• JWST continues to make technical progress during its integration and test phase according to its plan. The Telescope Structure has been completed and shipped to Goddard Space Flight Center for integration of the mirrors; the second Telescope Pathfinder test at Johnson Space Center is complete; the Spacecraft Bus Structure has been delivered for integration and testing at the prime contractor’s facility in California. Mirror installation into the Telescope Structure was completed in January 2016 and can be observed on the WebbCam at http://jwst.nasa.gov/. Plans for 2016 include completion of cryovacuum testing of the Integrated Science Instrument Module including all four instruments, installation of the Integrated Science Instrument Module into the Telescope Structure, secondary mirror installation, and completion of fabrication of the Flight Sunshield membranes. JWST remains on cost and on schedule for an October 2018 launch.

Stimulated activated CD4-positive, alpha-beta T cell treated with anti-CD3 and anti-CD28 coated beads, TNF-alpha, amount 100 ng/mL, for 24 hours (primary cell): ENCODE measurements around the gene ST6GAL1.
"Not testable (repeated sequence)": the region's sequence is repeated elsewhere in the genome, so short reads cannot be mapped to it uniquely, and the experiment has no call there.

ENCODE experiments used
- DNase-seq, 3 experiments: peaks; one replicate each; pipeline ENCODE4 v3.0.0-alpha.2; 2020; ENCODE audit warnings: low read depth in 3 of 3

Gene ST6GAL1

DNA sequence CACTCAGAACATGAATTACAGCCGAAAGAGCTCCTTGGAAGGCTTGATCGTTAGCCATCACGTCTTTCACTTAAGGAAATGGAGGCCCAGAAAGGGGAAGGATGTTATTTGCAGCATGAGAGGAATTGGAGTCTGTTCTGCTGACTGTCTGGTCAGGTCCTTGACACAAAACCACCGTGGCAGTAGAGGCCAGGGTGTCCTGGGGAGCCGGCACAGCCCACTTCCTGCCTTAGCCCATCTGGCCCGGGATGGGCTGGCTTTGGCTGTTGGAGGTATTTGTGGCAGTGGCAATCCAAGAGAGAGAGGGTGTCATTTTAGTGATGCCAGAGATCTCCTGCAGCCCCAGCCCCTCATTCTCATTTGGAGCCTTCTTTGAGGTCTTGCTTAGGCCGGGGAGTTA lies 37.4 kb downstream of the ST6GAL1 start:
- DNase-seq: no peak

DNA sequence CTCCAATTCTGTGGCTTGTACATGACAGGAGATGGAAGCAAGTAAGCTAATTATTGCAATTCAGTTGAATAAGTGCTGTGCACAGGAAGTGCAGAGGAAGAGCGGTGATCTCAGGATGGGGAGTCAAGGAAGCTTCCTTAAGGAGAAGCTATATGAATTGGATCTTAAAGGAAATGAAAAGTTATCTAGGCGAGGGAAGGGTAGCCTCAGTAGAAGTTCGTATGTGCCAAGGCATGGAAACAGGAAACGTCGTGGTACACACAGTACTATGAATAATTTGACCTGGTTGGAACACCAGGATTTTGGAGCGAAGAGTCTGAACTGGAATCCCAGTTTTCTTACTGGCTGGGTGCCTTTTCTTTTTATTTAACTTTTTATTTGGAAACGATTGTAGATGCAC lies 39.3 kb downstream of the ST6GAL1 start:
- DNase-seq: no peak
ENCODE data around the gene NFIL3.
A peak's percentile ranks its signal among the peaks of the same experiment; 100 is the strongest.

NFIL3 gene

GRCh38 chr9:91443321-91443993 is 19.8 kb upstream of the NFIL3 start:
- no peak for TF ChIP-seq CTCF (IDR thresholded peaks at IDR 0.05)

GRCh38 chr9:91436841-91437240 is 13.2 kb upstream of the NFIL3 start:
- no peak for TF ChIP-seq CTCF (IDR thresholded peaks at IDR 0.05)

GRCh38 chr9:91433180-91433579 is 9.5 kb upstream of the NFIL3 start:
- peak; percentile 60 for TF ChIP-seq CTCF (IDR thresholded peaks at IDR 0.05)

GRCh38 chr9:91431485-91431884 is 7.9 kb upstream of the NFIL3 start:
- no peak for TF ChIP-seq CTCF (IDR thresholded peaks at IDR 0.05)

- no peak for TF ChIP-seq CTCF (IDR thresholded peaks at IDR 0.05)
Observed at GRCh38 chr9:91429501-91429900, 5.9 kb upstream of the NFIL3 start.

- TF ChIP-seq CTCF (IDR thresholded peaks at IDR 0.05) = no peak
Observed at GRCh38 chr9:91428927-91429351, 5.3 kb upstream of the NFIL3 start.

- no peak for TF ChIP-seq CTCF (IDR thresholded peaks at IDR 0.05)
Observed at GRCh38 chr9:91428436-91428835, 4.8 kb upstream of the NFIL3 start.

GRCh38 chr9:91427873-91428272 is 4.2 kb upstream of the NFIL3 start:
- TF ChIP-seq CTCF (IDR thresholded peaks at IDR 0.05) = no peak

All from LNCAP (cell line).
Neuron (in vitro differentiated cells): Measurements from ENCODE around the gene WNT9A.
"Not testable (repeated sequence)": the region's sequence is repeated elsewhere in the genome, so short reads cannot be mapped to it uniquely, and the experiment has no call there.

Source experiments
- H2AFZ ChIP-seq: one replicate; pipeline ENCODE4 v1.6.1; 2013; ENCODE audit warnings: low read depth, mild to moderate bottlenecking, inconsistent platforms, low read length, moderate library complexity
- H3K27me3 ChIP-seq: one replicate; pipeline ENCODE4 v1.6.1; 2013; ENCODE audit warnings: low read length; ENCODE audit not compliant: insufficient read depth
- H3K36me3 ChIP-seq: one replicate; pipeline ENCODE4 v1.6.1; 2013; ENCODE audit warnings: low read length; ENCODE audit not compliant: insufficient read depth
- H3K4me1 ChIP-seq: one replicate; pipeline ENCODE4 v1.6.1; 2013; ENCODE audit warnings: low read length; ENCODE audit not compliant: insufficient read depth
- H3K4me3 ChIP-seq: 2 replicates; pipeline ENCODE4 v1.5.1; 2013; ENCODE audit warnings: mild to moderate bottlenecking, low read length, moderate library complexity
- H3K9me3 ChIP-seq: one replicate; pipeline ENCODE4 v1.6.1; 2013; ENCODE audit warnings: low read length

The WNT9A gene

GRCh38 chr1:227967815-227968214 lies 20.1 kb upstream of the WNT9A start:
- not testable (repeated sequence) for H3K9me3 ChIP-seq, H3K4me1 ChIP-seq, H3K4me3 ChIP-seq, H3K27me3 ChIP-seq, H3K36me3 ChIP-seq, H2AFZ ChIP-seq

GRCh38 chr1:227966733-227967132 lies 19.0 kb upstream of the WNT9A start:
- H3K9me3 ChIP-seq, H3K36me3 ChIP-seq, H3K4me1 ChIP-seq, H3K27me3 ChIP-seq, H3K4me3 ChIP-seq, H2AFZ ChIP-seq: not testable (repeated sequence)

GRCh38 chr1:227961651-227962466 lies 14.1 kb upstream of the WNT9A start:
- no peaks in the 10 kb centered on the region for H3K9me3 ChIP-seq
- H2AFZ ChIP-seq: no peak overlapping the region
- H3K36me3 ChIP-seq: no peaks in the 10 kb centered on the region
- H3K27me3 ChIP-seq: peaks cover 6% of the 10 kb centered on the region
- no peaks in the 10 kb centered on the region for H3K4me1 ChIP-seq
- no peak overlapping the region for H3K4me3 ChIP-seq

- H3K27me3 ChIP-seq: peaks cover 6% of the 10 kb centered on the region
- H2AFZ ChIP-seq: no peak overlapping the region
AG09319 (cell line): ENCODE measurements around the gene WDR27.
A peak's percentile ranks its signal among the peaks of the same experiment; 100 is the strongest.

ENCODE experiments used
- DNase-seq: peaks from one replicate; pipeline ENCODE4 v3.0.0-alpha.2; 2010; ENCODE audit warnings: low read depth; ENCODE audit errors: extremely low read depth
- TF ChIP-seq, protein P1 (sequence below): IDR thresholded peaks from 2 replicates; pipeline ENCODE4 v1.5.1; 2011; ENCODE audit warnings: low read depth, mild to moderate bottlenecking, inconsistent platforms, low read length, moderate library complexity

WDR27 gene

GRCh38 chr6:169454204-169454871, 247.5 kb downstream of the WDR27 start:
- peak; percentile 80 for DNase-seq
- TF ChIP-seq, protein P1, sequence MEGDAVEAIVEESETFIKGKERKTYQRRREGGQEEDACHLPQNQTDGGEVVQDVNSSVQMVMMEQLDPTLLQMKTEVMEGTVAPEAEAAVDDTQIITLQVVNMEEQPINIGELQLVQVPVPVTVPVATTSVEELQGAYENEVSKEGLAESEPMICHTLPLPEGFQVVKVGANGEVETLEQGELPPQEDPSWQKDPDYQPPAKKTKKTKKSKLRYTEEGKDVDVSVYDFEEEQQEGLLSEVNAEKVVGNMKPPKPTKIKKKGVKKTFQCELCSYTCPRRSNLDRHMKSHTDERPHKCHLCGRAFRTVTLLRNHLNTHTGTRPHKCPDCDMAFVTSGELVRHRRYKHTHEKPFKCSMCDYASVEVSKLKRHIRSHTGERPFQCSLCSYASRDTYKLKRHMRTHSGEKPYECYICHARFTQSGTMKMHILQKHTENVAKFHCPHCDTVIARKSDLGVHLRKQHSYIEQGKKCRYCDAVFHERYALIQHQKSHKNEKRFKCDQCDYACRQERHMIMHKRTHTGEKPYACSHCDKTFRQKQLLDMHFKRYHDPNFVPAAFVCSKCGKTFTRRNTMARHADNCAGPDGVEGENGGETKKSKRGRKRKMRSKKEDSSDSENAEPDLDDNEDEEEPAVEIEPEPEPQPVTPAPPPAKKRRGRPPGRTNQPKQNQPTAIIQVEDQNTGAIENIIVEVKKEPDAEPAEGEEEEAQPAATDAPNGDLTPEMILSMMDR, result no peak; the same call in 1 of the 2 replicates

• The Wide-Field Infrared Survey Telescope (WFIRST) starts formulation in February 2016 when it passes its review by the NASA Agency Program Management Council. In December 2015, the mission completed its Mission Concept Review, all of the technology development milestones for the two instruments were achieved on schedule, and the Formulation Science Working Group and Science Investigation Teams were selected following a peer review of competitive proposals. In 2016, the Science Working Group will develop the WFIRST science requirements, the mission concept will be matured, and technology development for the widefield instrument and the coronagraph instrument will be further advanced to TRL-5.